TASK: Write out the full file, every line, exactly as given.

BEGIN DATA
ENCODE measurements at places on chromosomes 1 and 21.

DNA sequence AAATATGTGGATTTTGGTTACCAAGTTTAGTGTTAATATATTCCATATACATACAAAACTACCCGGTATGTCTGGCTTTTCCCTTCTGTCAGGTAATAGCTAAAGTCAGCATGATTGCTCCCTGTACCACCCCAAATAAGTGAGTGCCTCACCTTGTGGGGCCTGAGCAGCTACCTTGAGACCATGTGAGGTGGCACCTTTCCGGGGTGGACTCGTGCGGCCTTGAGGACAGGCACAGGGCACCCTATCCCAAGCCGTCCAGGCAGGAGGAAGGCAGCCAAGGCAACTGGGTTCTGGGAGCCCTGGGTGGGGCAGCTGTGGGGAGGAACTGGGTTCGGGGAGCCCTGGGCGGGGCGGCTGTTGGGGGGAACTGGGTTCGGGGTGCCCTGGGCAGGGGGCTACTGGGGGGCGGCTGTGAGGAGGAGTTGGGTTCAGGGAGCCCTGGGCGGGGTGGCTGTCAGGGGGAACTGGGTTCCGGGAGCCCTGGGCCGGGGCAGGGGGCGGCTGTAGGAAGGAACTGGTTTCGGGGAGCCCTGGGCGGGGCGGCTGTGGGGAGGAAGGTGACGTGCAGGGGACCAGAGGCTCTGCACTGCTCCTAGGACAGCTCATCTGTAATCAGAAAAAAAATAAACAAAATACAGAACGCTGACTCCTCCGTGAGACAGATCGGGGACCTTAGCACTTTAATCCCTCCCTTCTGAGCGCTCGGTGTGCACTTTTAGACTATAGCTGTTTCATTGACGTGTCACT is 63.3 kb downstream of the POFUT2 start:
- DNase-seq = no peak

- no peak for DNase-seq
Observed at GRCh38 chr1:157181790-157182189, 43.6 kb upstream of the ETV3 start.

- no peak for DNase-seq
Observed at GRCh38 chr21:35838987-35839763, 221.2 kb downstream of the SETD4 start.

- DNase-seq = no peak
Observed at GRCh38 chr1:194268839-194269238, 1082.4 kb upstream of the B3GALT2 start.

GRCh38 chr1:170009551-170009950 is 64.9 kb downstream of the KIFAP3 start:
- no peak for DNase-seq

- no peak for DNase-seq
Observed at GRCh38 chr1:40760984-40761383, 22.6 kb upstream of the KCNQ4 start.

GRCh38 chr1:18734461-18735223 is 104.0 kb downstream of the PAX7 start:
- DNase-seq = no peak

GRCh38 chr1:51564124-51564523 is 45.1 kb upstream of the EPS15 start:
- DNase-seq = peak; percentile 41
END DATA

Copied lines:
ENCODE measurements at places on chromosomes 1 and 21.

DNA sequence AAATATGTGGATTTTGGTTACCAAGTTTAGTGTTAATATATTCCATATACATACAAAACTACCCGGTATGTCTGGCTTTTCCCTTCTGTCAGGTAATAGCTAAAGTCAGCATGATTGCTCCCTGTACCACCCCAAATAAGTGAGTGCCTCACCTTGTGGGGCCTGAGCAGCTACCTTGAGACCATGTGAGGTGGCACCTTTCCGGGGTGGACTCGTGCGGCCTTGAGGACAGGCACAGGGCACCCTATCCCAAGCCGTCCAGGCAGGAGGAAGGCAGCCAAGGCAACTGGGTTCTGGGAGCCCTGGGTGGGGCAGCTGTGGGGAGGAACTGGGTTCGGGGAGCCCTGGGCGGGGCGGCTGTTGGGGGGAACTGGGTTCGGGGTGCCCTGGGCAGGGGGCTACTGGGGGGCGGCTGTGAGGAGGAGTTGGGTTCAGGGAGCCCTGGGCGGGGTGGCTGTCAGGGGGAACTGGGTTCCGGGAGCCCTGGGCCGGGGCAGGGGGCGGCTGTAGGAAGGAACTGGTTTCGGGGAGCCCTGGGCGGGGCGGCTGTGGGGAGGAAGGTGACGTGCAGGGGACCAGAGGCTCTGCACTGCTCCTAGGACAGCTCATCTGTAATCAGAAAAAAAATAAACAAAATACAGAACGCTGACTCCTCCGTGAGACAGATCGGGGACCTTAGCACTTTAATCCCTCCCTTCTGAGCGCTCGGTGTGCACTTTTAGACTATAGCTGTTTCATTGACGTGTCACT is 63.3 kb downstream of the POFUT2 start:
- DNase-seq = no peak

- no peak for DNase-seq
Observed at GRCh38 chr1:157181790-157182189, 43.6 kb upstream of the ETV3 start.

- no peak for DNase-seq
Observed at GRCh38 chr21:35838987-35839763, 221.2 kb downstream of the SETD4 start.

- DNase-seq = no peak
Observed at GRCh38 chr1:194268839-194269238, 1082.4 kb upstream of the B3GALT2 start.

GRCh38 chr1:170009551-170009950 is 64.9 kb downstream of the KIFAP3 start:
- no peak for DNase-seq

- no peak for DNase-seq
Observed at GRCh38 chr1:40760984-40761383, 22.6 kb upstream of the KCNQ4 start.

GRCh38 chr1:18734461-18735223 is 104.0 kb downstream of the PAX7 start:
- DNase-seq = no peak

GRCh38 chr1:51564124-51564523 is 45.1 kb upstream of the EPS15 start:
- DNase-seq = peak; percentile 41